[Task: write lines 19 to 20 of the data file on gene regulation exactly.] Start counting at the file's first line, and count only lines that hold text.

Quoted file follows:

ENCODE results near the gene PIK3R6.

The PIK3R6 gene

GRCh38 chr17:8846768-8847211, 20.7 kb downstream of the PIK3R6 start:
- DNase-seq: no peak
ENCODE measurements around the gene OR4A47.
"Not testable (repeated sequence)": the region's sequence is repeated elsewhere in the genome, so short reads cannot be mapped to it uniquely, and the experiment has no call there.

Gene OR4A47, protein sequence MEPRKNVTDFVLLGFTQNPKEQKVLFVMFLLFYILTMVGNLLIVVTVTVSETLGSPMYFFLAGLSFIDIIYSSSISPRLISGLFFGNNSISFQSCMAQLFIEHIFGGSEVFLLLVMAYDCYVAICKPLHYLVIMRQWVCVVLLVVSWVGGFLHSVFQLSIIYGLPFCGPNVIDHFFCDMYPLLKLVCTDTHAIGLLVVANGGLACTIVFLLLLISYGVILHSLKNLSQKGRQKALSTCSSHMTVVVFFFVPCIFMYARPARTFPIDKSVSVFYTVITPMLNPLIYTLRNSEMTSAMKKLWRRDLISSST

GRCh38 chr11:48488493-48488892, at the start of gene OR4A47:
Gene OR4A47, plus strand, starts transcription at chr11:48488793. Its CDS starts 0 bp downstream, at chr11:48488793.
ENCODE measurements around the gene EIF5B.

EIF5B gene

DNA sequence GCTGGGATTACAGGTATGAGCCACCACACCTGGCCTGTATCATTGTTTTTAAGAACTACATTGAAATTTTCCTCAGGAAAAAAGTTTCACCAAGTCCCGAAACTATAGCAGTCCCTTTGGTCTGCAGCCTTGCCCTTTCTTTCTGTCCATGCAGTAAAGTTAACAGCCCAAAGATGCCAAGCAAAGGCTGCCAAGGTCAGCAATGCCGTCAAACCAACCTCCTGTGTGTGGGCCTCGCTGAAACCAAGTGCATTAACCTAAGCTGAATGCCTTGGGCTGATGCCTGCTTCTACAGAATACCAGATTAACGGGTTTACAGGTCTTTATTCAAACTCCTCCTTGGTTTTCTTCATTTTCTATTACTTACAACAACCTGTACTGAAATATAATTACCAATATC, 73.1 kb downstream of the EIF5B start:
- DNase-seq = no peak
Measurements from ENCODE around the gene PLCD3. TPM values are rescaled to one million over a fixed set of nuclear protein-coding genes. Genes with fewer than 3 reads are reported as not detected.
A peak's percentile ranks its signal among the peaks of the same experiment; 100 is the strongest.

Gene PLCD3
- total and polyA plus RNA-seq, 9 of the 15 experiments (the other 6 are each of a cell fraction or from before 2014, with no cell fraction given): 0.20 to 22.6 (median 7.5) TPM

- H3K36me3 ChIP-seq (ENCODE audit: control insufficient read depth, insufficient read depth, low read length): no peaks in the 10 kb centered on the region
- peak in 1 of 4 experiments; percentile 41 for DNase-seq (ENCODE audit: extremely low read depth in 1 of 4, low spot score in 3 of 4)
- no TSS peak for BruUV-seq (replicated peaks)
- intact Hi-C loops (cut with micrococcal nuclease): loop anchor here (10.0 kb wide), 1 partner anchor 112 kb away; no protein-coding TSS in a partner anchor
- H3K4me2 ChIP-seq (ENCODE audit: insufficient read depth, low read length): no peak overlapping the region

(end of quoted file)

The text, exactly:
- peak in 1 of 4 experiments; percentile 41 for DNase-seq (ENCODE audit: extremely low read depth in 1 of 4, low spot score in 3 of 4)
- no TSS peak for BruUV-seq (replicated peaks)